Ford could have a future racing the iconic Mustang in the V8 Supercars championship if a proposal allowing two-door coupes to go head-to-head with the current four-door sedans gains support.
The idea, pitched by V8 Supercars board member and Red Bull Racing Australia and Triple Eight Race Engineering owner Roland Dane in a strategy paper late last year, has gained added impetus following Ford’s announcement that it will cease local manufacturing in October 2016 and kill off the iconic Falcon nameplate.
“The days of four-door medium and large saloons being main players in the market place have gone,” Dane told motoring.com.au. “So that’s what it [the paper] is really about.”
It is understood Dane’s proposal received only limited attention from the board at the time he presented it because of the amount of issues that have beset the category of late, culminating in the recent departure of CEO David Malone and his replacement with former TV executive James Warburton
“Now we have got some stability back in there I am hoping it will get looked at properly,” said Dane. “But it has very much been in my mind for a long time.”
Dane’s thought process isn’t driven by the plight of Ford specifically, but of the decline of the global four-door sedan market and the end of the Australian automotive industry's ability to build stand-alone models.
The Falcon is going and the Holden Commodore VF will be replaced by a global model in 2017, most likely a front-wheel drive rival for the Toyota Camry and Aurion.
“People’s tastes and needs and whatever are changing,” Dane said. “But on the other hand there will always be the niche cars so we have to make ourselves open and flexible.
“I am saying have an open mind about two-door bodyshells. It is all about aspiration. Aspirational vehicles in the Australian market in the 1970s were actually two-door vehicles. Then they became derivatives of locally produced four-door Fords and Holdens.
“Now times are changing again. We have to have an open mind as to whether we go back to those two-door vehicles.”
Ford has already confirmed the next generation of its iconic Mustang, due for reveal in 2014, will be built in right-hand drive. Ford Australia has yet to say if it will be sold here. Dane argues it would be a logical car to race, especially now that V8 Supercars has adopted the ‘one size fits all’ Car of the Future chassis – another initiative he championed.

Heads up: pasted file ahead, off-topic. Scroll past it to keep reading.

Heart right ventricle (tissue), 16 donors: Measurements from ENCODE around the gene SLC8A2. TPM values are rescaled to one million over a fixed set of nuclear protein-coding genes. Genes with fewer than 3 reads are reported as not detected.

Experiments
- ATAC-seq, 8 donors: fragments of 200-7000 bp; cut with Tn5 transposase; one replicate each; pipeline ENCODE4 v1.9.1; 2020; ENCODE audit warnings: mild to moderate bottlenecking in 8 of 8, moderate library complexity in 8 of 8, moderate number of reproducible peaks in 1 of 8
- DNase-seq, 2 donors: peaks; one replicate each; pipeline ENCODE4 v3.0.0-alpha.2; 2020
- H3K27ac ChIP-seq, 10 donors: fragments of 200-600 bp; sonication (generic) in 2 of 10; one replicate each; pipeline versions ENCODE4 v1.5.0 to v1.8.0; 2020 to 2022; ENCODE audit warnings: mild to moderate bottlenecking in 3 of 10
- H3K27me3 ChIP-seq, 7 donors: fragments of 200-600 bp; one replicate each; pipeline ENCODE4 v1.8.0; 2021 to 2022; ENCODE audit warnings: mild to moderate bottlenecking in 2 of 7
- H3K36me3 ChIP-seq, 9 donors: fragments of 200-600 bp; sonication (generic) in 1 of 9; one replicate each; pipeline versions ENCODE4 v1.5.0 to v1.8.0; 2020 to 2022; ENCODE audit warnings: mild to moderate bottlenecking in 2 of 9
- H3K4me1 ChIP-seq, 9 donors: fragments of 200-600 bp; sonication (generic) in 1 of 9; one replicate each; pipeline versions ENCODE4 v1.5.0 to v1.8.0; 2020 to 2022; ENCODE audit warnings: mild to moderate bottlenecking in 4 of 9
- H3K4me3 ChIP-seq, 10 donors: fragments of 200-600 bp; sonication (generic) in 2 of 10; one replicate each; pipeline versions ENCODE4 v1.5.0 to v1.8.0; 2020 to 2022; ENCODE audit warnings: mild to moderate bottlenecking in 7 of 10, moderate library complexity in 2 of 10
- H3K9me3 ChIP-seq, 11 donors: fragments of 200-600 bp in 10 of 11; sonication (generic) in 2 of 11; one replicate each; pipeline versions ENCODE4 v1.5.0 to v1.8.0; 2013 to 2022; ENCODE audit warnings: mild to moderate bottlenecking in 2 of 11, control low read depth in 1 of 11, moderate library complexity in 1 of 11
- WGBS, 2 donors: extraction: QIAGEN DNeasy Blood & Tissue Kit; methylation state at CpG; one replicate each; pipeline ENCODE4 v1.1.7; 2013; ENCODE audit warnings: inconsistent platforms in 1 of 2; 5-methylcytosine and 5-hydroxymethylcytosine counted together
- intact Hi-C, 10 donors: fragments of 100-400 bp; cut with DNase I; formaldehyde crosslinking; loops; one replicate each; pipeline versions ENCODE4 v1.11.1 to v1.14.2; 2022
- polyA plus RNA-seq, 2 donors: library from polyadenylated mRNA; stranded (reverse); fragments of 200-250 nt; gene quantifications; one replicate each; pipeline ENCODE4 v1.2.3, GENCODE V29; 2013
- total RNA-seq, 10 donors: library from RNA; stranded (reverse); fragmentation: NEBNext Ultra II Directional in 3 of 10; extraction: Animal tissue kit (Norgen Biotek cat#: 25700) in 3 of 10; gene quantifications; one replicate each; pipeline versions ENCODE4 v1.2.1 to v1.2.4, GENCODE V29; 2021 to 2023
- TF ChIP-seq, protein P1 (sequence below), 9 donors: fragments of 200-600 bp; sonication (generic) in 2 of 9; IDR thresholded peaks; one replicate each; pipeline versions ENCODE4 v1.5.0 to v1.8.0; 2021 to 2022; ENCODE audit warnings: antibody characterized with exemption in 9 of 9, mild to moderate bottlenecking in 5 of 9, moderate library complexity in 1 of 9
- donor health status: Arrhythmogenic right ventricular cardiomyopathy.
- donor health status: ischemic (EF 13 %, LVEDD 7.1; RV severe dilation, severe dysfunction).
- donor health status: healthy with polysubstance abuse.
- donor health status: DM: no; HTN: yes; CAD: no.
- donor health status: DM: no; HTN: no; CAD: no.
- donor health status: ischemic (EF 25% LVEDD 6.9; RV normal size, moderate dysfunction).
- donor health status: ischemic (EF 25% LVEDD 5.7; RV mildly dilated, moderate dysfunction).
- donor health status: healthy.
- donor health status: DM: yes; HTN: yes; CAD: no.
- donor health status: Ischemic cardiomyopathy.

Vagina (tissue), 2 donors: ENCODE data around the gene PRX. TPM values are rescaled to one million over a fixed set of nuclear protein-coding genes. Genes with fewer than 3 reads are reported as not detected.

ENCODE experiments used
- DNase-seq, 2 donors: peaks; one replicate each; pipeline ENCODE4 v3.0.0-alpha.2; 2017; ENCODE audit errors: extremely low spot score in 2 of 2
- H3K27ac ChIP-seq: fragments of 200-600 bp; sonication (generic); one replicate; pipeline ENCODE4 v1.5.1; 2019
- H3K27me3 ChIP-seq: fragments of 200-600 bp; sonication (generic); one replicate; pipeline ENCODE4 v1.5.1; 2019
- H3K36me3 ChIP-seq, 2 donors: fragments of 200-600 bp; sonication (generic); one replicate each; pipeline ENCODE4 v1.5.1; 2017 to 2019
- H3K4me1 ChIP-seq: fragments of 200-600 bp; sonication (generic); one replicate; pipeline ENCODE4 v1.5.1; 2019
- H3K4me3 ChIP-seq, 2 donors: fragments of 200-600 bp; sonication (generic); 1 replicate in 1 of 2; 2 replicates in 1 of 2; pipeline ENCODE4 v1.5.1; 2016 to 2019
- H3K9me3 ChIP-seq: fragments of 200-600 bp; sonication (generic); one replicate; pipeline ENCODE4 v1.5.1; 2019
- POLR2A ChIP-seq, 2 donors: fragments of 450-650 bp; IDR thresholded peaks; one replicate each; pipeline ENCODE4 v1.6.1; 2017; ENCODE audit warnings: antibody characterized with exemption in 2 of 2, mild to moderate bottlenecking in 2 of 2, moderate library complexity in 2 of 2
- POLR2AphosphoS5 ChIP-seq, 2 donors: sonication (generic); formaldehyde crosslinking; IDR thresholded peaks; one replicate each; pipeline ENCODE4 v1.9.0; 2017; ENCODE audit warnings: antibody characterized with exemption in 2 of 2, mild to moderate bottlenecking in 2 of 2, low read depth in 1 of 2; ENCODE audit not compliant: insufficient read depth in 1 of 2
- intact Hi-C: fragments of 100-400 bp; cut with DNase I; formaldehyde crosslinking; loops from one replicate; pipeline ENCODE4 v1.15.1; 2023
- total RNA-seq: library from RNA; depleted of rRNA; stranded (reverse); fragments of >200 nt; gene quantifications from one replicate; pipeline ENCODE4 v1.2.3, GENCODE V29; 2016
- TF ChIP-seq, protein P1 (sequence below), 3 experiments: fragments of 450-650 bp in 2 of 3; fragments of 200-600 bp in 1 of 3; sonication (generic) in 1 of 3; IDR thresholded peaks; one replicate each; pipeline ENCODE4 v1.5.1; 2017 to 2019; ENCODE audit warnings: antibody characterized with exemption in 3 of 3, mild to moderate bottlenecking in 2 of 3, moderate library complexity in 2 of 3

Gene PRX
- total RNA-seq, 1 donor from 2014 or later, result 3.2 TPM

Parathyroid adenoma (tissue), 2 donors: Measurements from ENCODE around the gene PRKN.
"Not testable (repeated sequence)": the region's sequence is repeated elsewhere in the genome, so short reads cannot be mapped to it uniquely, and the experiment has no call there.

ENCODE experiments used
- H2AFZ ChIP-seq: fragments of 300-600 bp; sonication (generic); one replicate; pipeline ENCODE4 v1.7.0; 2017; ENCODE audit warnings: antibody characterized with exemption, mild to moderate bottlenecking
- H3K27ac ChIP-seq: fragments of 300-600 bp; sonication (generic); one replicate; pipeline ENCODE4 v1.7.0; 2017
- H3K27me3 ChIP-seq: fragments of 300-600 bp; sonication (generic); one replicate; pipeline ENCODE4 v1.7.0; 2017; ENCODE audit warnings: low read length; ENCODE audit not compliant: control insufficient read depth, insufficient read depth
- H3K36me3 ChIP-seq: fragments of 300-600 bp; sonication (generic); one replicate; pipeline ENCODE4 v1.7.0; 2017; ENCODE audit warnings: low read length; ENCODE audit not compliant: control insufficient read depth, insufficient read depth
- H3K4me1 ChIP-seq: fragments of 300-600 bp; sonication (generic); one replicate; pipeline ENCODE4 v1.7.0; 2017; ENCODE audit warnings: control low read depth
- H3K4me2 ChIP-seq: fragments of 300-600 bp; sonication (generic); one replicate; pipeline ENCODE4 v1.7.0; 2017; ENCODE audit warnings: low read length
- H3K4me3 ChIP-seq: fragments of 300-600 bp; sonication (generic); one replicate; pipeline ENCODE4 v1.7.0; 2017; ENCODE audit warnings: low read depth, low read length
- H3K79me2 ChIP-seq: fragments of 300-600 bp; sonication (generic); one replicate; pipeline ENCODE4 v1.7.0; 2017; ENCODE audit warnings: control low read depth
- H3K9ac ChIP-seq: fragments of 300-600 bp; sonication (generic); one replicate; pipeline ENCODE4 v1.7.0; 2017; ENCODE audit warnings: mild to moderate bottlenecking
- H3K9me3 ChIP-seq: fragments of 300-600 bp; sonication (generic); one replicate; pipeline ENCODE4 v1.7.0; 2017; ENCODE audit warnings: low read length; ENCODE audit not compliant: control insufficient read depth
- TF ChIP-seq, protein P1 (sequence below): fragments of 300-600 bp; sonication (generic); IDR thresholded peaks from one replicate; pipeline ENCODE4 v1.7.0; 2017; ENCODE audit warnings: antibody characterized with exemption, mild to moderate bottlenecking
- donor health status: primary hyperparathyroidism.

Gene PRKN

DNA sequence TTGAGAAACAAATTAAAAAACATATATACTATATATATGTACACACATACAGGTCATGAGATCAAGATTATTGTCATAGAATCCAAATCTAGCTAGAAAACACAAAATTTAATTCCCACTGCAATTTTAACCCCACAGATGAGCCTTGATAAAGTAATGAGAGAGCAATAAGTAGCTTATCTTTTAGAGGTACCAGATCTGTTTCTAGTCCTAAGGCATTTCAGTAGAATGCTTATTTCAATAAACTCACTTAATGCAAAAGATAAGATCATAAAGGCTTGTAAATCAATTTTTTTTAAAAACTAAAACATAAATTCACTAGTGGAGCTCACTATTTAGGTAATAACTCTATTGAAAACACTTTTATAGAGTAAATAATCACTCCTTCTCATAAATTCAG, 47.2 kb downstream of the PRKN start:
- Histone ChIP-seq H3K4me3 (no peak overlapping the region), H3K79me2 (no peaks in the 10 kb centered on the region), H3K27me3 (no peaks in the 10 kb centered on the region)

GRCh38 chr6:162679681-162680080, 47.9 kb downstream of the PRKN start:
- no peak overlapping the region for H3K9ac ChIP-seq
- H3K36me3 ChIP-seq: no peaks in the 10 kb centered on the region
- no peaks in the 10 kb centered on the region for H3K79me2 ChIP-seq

“If they wanted to race the Mustang here on the platform we have got today it would be easy to do,” he said.
Ford’s racing future beyond this year is unclear. Its contract with Ford Performance Racing is up for renewal. Over the last few seasons its V8 Supercars presence has dwindled to just six cars.
If his proposal is adopted Dane suggests Betty Klimenko’s Erebus Motorsport could race an E-class coupe if Mercedes-Benz made that request, or the Kelly brothers could move to a Skyline from the Altima.
Racing coupes against saloons would make the parity puzzle even more challenging, but Dane said it was solvable: “The aerodynamics can be equalised enough at the speeds that we do.”
Dane downplayed the potential of such a structure allowing the creation of separate V8 Supercars championships in other parts of the world, even though a series featuring globally recognised pony cars like the Mustang could generate more overseas interest.
“First and foremost I am only interested in it from our Australian championship to keep it relevant. We have kept it relevant by the Car of the Future but … we also have to keep keeping it relevant. That’s why we have to keep an open door and an open mind on this from an Australian point of view.
“Ultimately it’s quite difficult for even a very well conceived formula in Australia to go that much further afield because everyone has got their own ideas in different places. But you never know.”
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